• Like
Reactions: Crispy3

·
Registered
Joined
·
557 Posts
Hi Tony, thanks for that and yes we all have the freedom of tyres we choose and I've no challenge with your rationale. Yes potholes are more hazardous to lower profile tyres whatever the loading (even if you're not towing) so no argument on that score.

Regards

Pete.
 

·
Registered
Joined
·
106 Posts
I don't see any problem with towing on 'so called' low profile tyres, provided the tyres are rated for the weight then it has no further impact over traveling the same roads without the van in tow. As long as we all understand that what is being argued here are opinions not facts then everybody has a right to theirs. In my opinion I find the lower profile performance orientated, highway terrain tyres a lot safer, they are more sure footed on the road and offer far better grip and steering response due in part to the less side wall flex and that is why I choose to fit them. Towing only adds 280k's maximum to the cars weight over the rear wheels so the extra weight is a non issue for me. I run the rears at 48psi and fronts at 40 psi. The trade off is ride comfort and yes they are more prone to damage then tyres with more side wall and that is a risk, but its not bigger risk then traveling the same roads with a boot full of luggage and a couple of people in the back seat.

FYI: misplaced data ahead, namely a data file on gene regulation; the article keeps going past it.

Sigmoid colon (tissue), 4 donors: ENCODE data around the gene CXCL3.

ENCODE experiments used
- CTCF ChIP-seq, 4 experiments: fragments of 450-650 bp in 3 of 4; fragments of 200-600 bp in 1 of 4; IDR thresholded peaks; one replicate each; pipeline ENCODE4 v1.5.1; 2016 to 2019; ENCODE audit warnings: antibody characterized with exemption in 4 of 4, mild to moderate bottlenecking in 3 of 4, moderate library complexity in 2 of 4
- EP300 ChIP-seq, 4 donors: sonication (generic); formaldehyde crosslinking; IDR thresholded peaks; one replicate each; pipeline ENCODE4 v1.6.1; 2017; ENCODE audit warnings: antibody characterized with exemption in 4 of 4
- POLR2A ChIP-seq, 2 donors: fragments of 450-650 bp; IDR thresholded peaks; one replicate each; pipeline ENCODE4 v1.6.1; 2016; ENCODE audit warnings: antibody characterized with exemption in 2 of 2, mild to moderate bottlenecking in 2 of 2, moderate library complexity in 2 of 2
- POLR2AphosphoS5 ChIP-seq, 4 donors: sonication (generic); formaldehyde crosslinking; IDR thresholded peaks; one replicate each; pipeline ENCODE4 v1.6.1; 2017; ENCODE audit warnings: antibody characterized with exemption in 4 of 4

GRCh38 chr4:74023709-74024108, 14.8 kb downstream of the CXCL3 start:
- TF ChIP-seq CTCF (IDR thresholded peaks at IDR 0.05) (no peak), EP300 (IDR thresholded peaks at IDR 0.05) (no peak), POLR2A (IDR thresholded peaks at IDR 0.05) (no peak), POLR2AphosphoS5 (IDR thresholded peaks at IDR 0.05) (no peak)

BTW, the Touareg with air suspension will only lower to the 'normal' ride height at 120kph if the suspension is in comfort mode.
 

·
Registered
Joined
·
557 Posts
I don't see any problem with towing on 'so called' low profile tyres, provided the tyres are rated for the weight then it has no further impact over traveling the same roads without the van in tow. As long as we all understand that what is being argued here are opinions not facts then everybody has a right to theirs. In my opinion I find the lower profile performance orientated, highway terrain tyres a lot safer, they are more sure footed on the road and offer far better grip and steering response due in part to the less side wall flex and that is why I choose to fit them. Towing only adds 280k's maximum to the cars weight over the rear wheels so the extra weight is a non issue for me. I run the rears at 48psi and fronts at 40 psi. The trade off is ride comfort and yes they are more prone to damage then tyres with more side wall and that is a risk, but its not bigger risk then traveling the same roads with a boot full of luggage and a couple of people in the back seat.

BTW, the Touareg with air suspension will only lower to the 'normal' ride height at 120kph if the suspension is in comfort mode.
Thanks Paulie, I couldn't have put it better myself!

Regards Pete.
 
21 - 33 of 33 Posts
Top